5. The Creature from the Black Lagoon

This is actually less of a movie than 'The Mummy,' but what makes it more watchable is the title character, which remains one of the best-imagined and crafted monsters in history. The creature is essentially a man-fish, but it never looks campy -- always terrifying and completely menacing. Unfortunately, it's stuck in a boilerplate early monster movie (scientists find monster, monster attacks, scientists attack monster, monster returns, monster takes girl, monster is blown up by scientists). There's aboslutely nothing noteworthy or original going on here except for the monster, which at times is more than enough. Another aspect I like about this series are the names -- The Creature from the Black Lagoon, Revenge of the Creature (Clint Eastwood's acting debut) and The Creature Walks Among Us (as Burt Reynolds would say in 'Boogie Nights' -- 'Those are great names!'). Finally, if you have a chance seek out the pinball game based on this movie, one of my all-time favorites (the Universal-licensed Monster Bash is another good one).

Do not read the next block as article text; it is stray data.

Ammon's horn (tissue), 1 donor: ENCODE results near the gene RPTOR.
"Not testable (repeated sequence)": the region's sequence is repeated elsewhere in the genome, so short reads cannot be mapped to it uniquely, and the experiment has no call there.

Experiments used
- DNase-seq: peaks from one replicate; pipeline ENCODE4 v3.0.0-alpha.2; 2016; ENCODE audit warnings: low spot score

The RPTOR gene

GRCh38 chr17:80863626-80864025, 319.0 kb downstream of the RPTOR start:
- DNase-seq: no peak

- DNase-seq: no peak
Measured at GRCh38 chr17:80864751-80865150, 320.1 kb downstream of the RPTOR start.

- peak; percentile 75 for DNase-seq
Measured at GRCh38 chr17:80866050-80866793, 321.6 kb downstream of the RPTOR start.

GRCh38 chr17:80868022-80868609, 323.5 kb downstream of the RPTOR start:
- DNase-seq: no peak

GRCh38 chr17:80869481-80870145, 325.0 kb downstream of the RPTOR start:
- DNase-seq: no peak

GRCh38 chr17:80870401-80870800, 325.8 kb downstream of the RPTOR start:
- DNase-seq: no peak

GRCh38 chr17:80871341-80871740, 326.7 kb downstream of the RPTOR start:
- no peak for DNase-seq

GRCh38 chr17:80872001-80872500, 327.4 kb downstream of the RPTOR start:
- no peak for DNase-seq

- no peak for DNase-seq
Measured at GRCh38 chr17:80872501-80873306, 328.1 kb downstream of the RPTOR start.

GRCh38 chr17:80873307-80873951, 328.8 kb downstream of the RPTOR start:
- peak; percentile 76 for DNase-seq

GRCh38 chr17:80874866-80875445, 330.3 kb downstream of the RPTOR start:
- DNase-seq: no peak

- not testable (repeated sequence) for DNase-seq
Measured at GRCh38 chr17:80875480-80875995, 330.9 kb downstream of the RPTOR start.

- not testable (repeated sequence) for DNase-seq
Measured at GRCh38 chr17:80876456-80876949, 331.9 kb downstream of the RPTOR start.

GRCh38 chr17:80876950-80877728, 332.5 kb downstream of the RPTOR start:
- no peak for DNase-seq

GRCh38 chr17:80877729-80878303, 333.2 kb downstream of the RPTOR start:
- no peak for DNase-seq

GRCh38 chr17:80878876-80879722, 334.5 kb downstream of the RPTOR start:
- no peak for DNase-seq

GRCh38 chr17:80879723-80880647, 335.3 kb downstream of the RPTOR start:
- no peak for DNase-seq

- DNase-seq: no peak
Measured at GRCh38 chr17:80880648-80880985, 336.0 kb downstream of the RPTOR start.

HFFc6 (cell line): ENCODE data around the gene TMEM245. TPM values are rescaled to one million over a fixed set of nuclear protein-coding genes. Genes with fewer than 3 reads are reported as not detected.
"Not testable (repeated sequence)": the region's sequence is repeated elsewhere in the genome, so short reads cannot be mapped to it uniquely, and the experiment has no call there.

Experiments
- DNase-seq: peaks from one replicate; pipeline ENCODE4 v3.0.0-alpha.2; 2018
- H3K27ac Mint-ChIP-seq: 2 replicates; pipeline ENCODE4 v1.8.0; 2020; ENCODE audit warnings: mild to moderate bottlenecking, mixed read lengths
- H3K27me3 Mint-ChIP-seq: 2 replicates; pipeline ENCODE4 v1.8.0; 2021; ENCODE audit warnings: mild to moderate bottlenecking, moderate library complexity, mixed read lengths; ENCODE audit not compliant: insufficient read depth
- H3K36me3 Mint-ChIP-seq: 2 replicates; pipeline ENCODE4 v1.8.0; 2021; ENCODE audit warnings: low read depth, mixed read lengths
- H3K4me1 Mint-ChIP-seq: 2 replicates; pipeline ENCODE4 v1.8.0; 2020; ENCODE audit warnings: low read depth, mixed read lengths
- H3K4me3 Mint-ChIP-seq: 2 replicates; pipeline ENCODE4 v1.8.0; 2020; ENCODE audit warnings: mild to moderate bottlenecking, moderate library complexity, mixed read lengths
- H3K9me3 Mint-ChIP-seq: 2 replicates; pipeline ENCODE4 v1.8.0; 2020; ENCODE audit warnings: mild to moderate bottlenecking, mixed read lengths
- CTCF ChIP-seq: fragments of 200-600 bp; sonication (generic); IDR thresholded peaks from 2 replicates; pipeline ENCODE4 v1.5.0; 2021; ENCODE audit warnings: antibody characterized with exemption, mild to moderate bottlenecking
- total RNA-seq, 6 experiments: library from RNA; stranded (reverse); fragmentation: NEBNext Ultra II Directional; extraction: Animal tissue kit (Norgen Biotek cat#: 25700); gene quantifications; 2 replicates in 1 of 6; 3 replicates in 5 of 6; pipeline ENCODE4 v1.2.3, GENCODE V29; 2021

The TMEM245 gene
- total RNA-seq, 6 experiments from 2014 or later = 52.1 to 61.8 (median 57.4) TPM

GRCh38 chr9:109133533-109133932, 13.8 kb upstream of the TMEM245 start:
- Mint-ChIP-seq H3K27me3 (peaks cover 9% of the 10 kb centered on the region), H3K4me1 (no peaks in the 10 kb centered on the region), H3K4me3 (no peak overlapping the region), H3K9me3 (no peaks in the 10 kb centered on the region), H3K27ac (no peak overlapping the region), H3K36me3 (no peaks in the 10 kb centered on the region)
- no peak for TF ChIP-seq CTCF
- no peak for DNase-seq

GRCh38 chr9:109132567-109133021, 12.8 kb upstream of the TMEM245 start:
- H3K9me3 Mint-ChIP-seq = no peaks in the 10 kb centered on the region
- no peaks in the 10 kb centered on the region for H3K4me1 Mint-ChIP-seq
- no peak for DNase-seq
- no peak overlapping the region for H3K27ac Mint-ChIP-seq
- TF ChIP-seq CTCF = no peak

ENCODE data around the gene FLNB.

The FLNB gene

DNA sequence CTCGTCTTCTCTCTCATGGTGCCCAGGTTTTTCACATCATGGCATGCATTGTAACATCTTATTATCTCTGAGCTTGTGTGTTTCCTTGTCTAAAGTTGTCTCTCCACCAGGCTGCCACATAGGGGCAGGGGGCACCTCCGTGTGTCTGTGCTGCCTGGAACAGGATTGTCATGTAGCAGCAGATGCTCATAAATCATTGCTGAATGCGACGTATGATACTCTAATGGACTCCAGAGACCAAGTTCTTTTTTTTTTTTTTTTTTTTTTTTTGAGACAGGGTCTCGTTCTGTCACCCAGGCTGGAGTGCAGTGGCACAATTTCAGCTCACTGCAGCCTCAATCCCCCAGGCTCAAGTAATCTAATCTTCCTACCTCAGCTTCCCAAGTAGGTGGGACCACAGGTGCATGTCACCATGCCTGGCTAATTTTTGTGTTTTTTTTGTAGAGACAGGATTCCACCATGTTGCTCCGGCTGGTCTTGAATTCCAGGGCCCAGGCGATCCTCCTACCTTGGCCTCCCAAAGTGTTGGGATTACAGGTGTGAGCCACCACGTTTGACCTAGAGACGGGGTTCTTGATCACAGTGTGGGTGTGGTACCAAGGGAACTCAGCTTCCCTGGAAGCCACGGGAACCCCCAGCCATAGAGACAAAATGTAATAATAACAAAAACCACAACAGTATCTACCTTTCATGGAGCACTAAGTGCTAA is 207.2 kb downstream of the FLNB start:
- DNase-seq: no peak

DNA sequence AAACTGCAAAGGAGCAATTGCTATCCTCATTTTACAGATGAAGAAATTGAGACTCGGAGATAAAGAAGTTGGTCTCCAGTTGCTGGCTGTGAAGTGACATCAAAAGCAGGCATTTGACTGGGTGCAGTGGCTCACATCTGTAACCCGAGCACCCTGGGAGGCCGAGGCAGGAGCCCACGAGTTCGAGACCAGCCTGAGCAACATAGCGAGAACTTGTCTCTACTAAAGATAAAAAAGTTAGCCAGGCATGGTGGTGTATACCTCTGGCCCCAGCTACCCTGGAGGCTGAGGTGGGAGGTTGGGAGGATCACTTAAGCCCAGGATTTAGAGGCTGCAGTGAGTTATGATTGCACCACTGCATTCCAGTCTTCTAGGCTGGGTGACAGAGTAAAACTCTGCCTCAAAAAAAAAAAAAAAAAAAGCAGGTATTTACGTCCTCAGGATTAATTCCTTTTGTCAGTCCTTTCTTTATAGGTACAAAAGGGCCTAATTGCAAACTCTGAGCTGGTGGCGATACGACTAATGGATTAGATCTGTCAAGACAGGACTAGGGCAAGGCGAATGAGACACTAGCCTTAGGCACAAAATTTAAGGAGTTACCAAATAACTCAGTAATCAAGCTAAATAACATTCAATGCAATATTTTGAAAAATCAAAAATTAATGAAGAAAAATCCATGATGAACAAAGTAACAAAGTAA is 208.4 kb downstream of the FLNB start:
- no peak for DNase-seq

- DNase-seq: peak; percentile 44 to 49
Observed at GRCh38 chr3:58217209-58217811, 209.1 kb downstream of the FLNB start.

4. The Invisible Man
Probably the most forgotten of the Universal monster lineup, 'The Invisible Man' has astounding special effects for its era and an endless supply of plot gimmicks. One of the first chances for America to 'see' actor Claude Raines, whose classic voice was perfect for the cackling title character, he is usually wrapped in bandages with sunglasses -- his condition the result of an experiment that slowly drives him insane. There are plenty of morality issues at play here, most prominent being what you would do if you couldn't be caught, and the psychological effects of not being able to interact with anyone. Like most of Universal's monster movies, the title character is easy to root for, and the special effects still hold up well.

3. The Wolf Man